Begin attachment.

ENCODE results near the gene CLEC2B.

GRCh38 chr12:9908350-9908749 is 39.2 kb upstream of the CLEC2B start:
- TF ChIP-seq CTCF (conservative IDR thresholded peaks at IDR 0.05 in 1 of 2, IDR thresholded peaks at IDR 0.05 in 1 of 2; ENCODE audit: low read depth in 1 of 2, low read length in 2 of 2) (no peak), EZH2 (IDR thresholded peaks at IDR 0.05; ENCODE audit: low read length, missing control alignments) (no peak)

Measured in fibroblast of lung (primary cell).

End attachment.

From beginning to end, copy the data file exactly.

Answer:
ENCODE results near the gene CLEC2B.

GRCh38 chr12:9908350-9908749 is 39.2 kb upstream of the CLEC2B start:
- TF ChIP-seq CTCF (conservative IDR thresholded peaks at IDR 0.05 in 1 of 2, IDR thresholded peaks at IDR 0.05 in 1 of 2; ENCODE audit: low read depth in 1 of 2, low read length in 2 of 2) (no peak), EZH2 (IDR thresholded peaks at IDR 0.05; ENCODE audit: low read length, missing control alignments) (no peak)

Measured in fibroblast of lung (primary cell).